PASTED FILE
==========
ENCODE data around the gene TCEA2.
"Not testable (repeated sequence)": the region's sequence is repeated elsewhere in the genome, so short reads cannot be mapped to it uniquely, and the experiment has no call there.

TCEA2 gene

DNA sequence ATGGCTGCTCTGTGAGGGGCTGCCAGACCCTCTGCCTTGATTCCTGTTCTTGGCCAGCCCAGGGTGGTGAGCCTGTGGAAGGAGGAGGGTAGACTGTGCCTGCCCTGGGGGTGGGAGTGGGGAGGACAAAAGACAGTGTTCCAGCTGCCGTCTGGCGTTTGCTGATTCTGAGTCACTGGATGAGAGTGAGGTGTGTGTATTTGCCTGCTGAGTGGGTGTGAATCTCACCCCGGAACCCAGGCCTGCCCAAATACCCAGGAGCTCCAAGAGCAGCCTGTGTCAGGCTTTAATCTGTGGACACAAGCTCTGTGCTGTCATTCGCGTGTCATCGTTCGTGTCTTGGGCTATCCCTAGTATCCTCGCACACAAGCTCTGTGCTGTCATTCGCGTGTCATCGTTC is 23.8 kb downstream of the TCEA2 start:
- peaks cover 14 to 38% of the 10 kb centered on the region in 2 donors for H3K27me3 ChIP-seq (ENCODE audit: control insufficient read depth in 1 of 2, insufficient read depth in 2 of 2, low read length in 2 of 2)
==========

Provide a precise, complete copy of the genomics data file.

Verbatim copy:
ENCODE data around the gene TCEA2.
"Not testable (repeated sequence)": the region's sequence is repeated elsewhere in the genome, so short reads cannot be mapped to it uniquely, and the experiment has no call there.

TCEA2 gene

DNA sequence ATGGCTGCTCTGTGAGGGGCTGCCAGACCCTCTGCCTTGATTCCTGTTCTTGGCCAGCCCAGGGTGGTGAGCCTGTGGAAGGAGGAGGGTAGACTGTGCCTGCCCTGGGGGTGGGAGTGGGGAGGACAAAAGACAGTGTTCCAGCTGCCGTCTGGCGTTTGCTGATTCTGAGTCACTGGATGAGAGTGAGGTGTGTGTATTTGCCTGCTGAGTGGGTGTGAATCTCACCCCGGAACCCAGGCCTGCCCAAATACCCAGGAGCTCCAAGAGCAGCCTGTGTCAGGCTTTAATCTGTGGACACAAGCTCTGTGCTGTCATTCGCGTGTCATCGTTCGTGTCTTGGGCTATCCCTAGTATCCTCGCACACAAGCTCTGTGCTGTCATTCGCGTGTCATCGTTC is 23.8 kb downstream of the TCEA2 start:
- peaks cover 14 to 38% of the 10 kb centered on the region in 2 donors for H3K27me3 ChIP-seq (ENCODE audit: control insufficient read depth in 1 of 2, insufficient read depth in 2 of 2, low read length in 2 of 2)